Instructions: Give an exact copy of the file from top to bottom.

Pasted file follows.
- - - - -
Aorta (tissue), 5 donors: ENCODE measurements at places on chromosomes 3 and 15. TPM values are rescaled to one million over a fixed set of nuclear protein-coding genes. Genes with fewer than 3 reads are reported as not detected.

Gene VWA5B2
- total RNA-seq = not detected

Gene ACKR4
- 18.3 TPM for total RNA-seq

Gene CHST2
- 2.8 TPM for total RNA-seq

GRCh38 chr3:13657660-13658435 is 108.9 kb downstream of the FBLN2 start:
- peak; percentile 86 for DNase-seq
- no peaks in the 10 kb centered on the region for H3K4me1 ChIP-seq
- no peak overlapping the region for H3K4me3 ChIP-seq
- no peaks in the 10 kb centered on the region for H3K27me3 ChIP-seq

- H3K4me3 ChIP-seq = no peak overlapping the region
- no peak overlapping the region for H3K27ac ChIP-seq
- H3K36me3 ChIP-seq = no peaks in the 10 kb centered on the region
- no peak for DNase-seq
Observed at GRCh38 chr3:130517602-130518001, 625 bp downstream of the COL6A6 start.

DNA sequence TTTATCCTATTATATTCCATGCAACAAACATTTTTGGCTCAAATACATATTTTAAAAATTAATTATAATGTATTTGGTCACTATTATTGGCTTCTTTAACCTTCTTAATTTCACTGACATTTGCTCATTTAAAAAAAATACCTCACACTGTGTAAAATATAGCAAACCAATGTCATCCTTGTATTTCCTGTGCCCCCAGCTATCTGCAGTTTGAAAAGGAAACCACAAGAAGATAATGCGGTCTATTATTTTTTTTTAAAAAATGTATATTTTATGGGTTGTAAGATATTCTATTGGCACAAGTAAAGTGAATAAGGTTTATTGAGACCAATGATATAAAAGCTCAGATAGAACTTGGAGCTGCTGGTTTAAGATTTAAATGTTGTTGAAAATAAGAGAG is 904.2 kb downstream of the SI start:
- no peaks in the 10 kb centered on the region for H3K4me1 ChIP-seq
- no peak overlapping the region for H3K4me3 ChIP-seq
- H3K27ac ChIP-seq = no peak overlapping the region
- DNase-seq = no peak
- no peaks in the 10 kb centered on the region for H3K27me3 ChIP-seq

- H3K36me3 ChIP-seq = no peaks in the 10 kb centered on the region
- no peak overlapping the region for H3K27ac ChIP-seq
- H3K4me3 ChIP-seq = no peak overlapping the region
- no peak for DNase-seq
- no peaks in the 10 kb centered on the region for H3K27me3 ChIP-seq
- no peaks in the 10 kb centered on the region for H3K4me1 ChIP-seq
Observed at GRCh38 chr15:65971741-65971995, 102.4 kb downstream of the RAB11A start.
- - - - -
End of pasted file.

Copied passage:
Aorta (tissue), 5 donors: ENCODE measurements at places on chromosomes 3 and 15. TPM values are rescaled to one million over a fixed set of nuclear protein-coding genes. Genes with fewer than 3 reads are reported as not detected.

Gene VWA5B2
- total RNA-seq = not detected

Gene ACKR4
- 18.3 TPM for total RNA-seq

Gene CHST2
- 2.8 TPM for total RNA-seq

GRCh38 chr3:13657660-13658435 is 108.9 kb downstream of the FBLN2 start:
- peak; percentile 86 for DNase-seq
- no peaks in the 10 kb centered on the region for H3K4me1 ChIP-seq
- no peak overlapping the region for H3K4me3 ChIP-seq
- no peaks in the 10 kb centered on the region for H3K27me3 ChIP-seq

- H3K4me3 ChIP-seq = no peak overlapping the region
- no peak overlapping the region for H3K27ac ChIP-seq
- H3K36me3 ChIP-seq = no peaks in the 10 kb centered on the region
- no peak for DNase-seq
Observed at GRCh38 chr3:130517602-130518001, 625 bp downstream of the COL6A6 start.

DNA sequence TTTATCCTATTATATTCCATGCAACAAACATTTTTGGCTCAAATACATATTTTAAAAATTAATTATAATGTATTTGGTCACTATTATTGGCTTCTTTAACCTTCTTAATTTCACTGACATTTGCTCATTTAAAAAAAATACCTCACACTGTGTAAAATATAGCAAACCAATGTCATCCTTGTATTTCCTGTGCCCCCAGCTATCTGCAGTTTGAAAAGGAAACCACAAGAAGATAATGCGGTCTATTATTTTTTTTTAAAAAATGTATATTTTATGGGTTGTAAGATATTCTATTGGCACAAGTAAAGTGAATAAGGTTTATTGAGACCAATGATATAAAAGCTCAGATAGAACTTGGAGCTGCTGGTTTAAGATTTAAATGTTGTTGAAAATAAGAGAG is 904.2 kb downstream of the SI start:
- no peaks in the 10 kb centered on the region for H3K4me1 ChIP-seq
- no peak overlapping the region for H3K4me3 ChIP-seq
- H3K27ac ChIP-seq = no peak overlapping the region
- DNase-seq = no peak
- no peaks in the 10 kb centered on the region for H3K27me3 ChIP-seq

- H3K36me3 ChIP-seq = no peaks in the 10 kb centered on the region
- no peak overlapping the region for H3K27ac ChIP-seq
- H3K4me3 ChIP-seq = no peak overlapping the region
- no peak for DNase-seq
- no peaks in the 10 kb centered on the region for H3K27me3 ChIP-seq
- no peaks in the 10 kb centered on the region for H3K4me1 ChIP-seq
Observed at GRCh38 chr15:65971741-65971995, 102.4 kb downstream of the RAB11A start.